With Christmas less than a week away, this post brings together two topics I associate with this time of year: charity, and the delicious, complex, fortified wine called Port.
For a relatively tiny country—smaller in area than the state of Kentucky–Portugal is a prodigious producer of wine. It has long been the source of some of the wine world’s great fortified wines—Port from the Douro and vintage Madeira from the island of Madeira off the coast of North Africa. Since the country’s entry into the European Union in 1986, Portugal has also increasingly become a source for great dry whites and reds, as well as some very good sparkling wines.
This is an event I look forward to every year, even if I’ve ragged a bit on the opacity of the selection criteria in the past. There’s always an eclectic group of producers ranging from the very well known and perpetually excellent to the less well known and only occasionally excellent, or at least aspiring to excellence. There’s enough of each to keep it interesting. There’s also always great food on hand. This year’s venue, the Metreon, had its pluses and minuses. The view from the Metreon balcony is one of the best in San Francisco, so the outdoor, balcony part of the event, especially given the beautiful weather conditions, proved to be a scenic and inspiring place to taste wine. The indoor part, on the other hand, especially after dark, tended to be gloomy, cavernous and more than a little depressing.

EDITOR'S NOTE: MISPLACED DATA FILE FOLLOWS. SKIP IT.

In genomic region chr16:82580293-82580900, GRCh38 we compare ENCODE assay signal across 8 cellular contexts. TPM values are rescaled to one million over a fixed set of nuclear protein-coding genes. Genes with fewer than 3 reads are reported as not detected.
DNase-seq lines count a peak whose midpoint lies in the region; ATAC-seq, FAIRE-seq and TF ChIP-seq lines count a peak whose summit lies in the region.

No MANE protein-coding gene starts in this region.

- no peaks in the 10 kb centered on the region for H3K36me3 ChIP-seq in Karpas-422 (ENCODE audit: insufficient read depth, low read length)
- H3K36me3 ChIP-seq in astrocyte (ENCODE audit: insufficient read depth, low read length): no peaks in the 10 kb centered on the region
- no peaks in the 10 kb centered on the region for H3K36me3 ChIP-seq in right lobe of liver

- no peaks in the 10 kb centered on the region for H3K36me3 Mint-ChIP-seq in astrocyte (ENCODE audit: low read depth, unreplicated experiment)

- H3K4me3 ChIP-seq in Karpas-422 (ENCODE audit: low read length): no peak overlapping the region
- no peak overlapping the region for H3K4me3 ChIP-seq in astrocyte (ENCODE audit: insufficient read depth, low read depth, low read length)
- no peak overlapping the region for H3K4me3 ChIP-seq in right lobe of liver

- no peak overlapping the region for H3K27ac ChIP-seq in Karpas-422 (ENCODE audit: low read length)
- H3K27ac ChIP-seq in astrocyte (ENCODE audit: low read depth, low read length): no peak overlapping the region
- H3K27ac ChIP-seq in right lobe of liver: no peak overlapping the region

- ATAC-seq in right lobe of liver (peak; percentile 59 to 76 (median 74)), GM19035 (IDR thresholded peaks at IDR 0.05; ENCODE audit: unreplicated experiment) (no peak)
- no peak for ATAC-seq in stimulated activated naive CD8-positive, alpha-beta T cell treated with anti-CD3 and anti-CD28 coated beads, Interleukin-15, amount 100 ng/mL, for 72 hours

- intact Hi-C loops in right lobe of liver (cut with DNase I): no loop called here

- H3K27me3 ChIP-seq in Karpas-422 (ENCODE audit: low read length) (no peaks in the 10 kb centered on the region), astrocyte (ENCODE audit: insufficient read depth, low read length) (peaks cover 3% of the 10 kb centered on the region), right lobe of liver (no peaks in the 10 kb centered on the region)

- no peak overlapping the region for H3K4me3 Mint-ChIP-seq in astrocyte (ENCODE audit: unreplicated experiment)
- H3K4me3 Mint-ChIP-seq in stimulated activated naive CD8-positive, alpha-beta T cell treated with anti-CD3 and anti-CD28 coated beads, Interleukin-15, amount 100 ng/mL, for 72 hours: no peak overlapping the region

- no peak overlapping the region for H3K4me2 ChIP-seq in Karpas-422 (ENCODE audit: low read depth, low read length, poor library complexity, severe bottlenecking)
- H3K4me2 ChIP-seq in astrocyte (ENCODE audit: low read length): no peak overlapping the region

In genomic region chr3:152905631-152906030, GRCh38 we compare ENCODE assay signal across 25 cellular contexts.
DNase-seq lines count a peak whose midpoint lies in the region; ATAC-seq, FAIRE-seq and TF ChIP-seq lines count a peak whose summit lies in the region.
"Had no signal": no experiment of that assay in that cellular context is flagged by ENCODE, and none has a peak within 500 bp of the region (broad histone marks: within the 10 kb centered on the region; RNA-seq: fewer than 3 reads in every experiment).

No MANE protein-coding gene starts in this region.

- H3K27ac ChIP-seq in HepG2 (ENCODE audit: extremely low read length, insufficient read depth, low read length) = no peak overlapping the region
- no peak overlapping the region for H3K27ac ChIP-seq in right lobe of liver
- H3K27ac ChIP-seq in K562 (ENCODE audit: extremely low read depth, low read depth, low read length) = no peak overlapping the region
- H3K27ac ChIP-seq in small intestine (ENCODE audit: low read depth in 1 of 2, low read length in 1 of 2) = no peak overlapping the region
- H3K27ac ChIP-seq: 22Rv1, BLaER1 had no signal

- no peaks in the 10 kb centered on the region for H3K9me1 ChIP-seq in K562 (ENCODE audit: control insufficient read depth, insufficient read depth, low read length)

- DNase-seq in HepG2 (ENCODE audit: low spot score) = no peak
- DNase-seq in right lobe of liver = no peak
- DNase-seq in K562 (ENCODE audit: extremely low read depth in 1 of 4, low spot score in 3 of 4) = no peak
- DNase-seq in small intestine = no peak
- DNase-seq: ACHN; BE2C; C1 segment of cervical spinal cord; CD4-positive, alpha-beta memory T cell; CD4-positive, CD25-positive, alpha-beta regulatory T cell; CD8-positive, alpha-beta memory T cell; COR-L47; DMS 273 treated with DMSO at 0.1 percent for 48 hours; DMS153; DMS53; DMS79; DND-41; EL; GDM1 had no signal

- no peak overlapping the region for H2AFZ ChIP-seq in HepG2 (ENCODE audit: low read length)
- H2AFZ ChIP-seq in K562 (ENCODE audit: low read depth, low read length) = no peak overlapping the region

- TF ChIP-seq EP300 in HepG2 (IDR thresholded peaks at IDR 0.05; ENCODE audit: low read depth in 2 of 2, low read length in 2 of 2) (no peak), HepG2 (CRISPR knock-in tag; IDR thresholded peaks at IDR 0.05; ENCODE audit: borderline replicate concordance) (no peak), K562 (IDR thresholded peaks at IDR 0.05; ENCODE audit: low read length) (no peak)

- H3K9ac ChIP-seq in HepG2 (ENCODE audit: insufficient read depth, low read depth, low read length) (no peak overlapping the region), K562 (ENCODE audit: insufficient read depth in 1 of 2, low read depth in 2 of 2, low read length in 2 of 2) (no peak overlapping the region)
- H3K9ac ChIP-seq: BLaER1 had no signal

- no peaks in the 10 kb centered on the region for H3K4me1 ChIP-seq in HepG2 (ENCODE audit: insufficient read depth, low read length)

We celebrated Sandy’s fifth decade at the Fifth Floor with a special menu that Executive Chef David Bazirgan came up with to pair with our wines. The food was creative and outstanding. Our wines were very good overall, and nothing was corked or faulty. As 1961 was not only a good year for people, but also an excellent year in Bordeaux, Barolo and Chateauneuf-du-Pape, it was a treat to have a bottle of that vintage from each of those appellations, all of which were in remarkably good shape. In short, it was a memorable night, and a great celebration.
To date, my top 15 wines, wines that I’ve rated 99 points or higher, are dominated by some of the world’s priciest first growth Bordeaux, rare vintage Madeira, and powerful, great Rhônes. There’s six Bordeaux, four vintage Madeiras, and three from the Rhône. There’s also one Napa Cab on the list–the ’93 Screaming Eagle–and a single Port, the exquisite 1994 Quinta do Noval Nacional.
In general, as was the case last year with a different set of producers, I found a great number of terrific values in dry wines from Portugal, with retail prices as low as $5 to $10 for some fairly well made and adequate drinkers. I also found a significantly higher number of wines meriting 90 or more points than I did last year. This year, of the 53 producers whose wines I tried, 22 of them produced at least one wine that I rated 90 points or higher.
So what’s my takeaway from this tasting? Well, it’s just one more data point: a sample of a wine meant for aging, nearly 14 years from the vintage, where the Stelvin closed bottle resulted in a tastier, plusher sample, with more fruit and some development of the tannins and oak than the identical wine sealed under cork. I must admit I’m surprised, as it’s not what I expected.